### periodicity in LCGs

Posted:

**Tue Nov 21, 2017 5:02 pm UTC**An LCG is a random generator in the form:

X_{x+1} = (aX_t + c) mod m

where X_t was the last number to be output. All variables in this expression are integers.

For performance reasons, m is frequently a power of 2, say 2^k.

Wikipedia claims that this LCG (with power of 2 m) causes low-order bits to have very short periods. This is supported by the fact that implementations usually discard the lower-order bits of the RNG -- for java's random nextInt function, the lower 17 bits are discarded.

However, I'm having a lot of trouble finding mathematical justification for this lower-order periodicity.

Here are some examples. For a = 3, c = 2, k = 4, and a starting value of 1, the output is 1, 5, 1, 5, 1.... obviously very periodic.

For a = 3, c = 3, k = 4, the output is 1, 6, 5, 2, 9, 14, 13, 10, 1, ....

in binary this is

0001

0110

0101

0011

1001

1110

1101

both the lowest order and the second lowest order bits have a period of 2, the third lowest order bit has a period of 4. so it seems we have some empirical evidence for the phenomenon.

Now my attempt at a proof. the idea is that if the lower-order bits have short periods, that is equivalent to saying that for small values of k, the entire output has a short period. so i'll just attempt to solve for the periodicity of the entire system.

A rewriting of X_{t+p}

Now we want to find the period p

Now here is where i'm stuck. I'm not sure how to manipulate this further to get something useful out of it.

X_{x+1} = (aX_t + c) mod m

where X_t was the last number to be output. All variables in this expression are integers.

For performance reasons, m is frequently a power of 2, say 2^k.

Wikipedia claims that this LCG (with power of 2 m) causes low-order bits to have very short periods. This is supported by the fact that implementations usually discard the lower-order bits of the RNG -- for java's random nextInt function, the lower 17 bits are discarded.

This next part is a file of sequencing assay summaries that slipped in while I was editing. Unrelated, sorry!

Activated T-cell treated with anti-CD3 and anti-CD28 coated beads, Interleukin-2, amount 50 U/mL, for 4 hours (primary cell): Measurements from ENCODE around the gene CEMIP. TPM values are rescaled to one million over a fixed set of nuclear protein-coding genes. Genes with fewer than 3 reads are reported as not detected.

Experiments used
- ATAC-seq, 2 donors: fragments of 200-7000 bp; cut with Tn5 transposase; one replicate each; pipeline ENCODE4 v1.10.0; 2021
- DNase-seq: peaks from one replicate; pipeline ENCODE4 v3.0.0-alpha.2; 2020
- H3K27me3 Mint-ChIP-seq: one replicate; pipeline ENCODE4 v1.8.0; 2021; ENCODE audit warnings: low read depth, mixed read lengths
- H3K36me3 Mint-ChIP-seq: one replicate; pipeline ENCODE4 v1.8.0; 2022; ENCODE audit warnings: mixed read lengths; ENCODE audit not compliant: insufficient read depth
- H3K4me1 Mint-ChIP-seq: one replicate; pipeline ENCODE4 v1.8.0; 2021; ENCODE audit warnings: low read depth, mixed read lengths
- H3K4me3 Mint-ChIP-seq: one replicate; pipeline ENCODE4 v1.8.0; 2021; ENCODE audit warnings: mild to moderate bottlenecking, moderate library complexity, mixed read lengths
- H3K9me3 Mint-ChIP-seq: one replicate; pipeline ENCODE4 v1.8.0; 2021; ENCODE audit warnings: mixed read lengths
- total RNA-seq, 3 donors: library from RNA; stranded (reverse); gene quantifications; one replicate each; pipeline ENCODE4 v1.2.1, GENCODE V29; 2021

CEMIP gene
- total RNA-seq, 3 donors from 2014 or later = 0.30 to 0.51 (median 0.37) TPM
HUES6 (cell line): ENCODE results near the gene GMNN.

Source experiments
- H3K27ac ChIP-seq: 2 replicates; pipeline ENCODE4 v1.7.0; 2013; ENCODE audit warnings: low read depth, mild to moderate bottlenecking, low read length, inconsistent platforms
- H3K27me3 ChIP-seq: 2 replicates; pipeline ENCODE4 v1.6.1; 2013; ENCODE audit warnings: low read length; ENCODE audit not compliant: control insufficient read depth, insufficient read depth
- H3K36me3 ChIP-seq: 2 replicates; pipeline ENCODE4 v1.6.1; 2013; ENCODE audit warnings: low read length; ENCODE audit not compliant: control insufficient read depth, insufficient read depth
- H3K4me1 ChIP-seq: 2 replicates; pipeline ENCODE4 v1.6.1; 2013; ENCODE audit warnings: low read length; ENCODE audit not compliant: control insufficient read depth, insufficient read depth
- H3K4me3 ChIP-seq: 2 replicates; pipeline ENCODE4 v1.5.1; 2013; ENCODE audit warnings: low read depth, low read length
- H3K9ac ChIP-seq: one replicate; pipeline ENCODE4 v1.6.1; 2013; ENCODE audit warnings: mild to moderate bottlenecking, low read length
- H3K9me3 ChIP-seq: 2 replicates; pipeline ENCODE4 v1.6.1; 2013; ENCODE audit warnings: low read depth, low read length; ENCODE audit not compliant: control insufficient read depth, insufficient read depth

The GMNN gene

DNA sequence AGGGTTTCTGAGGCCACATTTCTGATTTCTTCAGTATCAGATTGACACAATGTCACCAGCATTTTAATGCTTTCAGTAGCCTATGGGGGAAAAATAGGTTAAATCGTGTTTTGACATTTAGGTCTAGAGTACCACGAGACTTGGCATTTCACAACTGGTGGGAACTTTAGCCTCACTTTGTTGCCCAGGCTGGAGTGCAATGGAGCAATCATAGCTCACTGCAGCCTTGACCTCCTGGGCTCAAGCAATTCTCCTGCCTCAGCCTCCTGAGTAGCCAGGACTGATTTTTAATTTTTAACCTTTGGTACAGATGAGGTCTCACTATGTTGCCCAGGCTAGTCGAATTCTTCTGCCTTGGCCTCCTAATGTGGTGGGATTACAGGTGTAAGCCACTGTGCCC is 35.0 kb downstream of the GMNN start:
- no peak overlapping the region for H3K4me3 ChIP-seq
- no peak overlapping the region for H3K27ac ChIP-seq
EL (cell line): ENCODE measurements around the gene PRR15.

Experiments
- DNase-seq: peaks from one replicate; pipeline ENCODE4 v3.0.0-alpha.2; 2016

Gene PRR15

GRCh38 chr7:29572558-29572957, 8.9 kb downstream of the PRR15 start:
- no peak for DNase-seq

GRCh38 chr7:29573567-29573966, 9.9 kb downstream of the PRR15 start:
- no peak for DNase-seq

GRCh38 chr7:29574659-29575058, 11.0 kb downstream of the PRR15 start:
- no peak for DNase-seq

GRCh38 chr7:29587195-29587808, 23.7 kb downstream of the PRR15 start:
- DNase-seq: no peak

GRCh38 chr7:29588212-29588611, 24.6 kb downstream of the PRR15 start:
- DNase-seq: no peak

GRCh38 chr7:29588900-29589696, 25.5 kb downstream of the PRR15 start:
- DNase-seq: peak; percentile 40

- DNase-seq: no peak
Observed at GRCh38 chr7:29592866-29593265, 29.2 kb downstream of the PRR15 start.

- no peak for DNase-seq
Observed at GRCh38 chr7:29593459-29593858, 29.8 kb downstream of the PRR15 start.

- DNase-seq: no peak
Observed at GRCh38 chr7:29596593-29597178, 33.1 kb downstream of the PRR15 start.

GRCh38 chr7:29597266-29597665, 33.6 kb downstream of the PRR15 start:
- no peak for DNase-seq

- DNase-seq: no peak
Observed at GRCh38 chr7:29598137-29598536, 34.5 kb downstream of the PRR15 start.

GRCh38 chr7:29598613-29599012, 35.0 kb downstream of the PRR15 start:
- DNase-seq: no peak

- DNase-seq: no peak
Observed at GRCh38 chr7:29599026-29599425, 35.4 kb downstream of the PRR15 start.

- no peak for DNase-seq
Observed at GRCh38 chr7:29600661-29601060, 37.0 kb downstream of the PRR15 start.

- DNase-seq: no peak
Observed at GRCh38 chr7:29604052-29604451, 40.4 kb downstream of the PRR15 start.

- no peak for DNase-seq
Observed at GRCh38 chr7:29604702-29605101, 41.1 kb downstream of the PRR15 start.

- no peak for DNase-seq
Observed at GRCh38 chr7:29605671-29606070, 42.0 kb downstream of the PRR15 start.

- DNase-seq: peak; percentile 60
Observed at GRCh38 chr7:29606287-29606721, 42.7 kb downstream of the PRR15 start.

However, I'm having a lot of trouble finding mathematical justification for this lower-order periodicity.

Here are some examples. For a = 3, c = 2, k = 4, and a starting value of 1, the output is 1, 5, 1, 5, 1.... obviously very periodic.

For a = 3, c = 3, k = 4, the output is 1, 6, 5, 2, 9, 14, 13, 10, 1, ....

in binary this is

0001

0110

0101

0011

1001

1110

1101

both the lowest order and the second lowest order bits have a period of 2, the third lowest order bit has a period of 4. so it seems we have some empirical evidence for the phenomenon.

Now my attempt at a proof. the idea is that if the lower-order bits have short periods, that is equivalent to saying that for small values of k, the entire output has a short period. so i'll just attempt to solve for the periodicity of the entire system.

A rewriting of X_{t+p}

Now we want to find the period p

Now here is where i'm stuck. I'm not sure how to manipulate this further to get something useful out of it.